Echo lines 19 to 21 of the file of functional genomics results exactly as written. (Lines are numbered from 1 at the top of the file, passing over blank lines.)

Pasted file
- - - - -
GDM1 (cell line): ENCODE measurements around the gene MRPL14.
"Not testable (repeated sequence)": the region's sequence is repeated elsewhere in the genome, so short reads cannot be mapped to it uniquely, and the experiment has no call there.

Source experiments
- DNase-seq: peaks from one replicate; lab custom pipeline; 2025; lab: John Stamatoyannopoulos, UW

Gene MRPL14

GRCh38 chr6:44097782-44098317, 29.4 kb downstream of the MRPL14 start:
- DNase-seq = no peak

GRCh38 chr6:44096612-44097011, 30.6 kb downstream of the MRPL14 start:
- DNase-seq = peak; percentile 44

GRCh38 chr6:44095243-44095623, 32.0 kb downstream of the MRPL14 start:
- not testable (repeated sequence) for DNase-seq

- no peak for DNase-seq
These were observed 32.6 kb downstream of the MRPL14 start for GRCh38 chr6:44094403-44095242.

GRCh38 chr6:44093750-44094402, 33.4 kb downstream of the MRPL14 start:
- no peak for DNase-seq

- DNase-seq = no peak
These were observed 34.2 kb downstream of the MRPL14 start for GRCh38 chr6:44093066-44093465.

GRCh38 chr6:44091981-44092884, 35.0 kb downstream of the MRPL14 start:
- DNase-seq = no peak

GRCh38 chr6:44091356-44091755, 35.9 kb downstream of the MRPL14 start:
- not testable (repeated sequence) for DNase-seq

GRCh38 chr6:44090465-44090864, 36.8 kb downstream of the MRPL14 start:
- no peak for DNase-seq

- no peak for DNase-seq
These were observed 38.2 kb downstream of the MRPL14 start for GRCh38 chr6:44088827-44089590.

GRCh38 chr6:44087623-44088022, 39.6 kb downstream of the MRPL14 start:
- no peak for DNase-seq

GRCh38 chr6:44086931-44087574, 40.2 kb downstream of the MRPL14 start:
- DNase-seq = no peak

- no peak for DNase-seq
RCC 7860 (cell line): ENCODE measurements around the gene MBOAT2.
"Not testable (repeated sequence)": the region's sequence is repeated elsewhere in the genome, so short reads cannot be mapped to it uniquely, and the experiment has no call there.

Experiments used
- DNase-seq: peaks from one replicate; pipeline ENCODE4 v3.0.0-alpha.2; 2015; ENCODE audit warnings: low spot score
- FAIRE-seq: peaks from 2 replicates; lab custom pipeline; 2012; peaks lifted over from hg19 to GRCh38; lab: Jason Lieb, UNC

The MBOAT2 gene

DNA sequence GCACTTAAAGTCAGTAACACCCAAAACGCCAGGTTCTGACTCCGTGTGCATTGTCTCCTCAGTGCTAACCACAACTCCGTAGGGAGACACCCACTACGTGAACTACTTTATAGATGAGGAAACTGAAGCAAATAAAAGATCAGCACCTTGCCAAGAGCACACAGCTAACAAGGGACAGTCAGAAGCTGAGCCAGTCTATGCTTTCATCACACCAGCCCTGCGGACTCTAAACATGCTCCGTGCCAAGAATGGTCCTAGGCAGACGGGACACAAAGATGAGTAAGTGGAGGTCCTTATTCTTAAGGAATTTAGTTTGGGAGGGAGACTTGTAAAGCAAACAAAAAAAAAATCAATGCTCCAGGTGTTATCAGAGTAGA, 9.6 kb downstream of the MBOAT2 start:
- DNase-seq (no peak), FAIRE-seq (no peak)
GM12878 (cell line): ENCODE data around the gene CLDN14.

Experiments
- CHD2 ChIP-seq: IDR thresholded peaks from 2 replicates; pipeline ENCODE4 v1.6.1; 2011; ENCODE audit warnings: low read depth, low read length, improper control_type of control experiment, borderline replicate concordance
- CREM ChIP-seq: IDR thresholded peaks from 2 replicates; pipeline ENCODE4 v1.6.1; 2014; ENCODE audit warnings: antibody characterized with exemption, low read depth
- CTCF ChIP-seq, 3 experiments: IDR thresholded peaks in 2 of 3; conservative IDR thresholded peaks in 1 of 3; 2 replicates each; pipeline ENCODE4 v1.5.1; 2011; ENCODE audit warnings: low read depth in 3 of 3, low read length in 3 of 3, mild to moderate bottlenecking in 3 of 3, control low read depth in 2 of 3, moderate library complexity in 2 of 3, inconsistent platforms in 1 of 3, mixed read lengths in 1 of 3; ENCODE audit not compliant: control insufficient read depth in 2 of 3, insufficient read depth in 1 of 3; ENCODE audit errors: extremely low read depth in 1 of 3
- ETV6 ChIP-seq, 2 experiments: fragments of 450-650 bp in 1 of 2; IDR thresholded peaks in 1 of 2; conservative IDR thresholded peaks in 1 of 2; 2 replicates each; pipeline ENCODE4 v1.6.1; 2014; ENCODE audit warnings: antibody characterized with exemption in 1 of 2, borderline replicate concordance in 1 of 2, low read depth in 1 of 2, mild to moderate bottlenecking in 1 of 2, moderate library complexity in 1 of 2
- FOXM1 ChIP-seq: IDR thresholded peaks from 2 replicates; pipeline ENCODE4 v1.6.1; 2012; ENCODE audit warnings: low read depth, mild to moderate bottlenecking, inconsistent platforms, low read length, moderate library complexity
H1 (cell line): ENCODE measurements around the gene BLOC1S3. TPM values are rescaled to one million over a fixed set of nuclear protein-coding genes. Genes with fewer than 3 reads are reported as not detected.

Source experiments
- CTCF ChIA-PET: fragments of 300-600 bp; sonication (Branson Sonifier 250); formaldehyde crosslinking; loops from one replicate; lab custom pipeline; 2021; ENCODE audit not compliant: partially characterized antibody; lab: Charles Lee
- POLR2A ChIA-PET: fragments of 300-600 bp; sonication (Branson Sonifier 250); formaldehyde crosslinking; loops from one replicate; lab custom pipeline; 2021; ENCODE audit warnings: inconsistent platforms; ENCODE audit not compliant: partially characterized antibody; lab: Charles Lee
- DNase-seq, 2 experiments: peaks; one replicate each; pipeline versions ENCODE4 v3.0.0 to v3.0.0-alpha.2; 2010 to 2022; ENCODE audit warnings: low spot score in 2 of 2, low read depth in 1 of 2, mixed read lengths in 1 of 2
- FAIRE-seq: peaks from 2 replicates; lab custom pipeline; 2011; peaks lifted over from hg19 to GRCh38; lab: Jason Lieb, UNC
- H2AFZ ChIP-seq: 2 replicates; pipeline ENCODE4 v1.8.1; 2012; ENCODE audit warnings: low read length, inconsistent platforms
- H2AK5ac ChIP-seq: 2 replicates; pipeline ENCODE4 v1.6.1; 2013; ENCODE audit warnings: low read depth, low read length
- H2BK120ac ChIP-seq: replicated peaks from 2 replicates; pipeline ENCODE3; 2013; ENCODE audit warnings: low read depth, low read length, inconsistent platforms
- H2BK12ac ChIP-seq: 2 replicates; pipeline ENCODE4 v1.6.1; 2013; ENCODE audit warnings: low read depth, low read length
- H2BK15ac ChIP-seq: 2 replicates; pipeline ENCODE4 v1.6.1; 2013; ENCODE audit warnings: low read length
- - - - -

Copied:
- DNase-seq = no peak

GRCh38 chr6:44091356-44091755, 35.9 kb downstream of the MRPL14 start:
- not testable (repeated sequence) for DNase-seq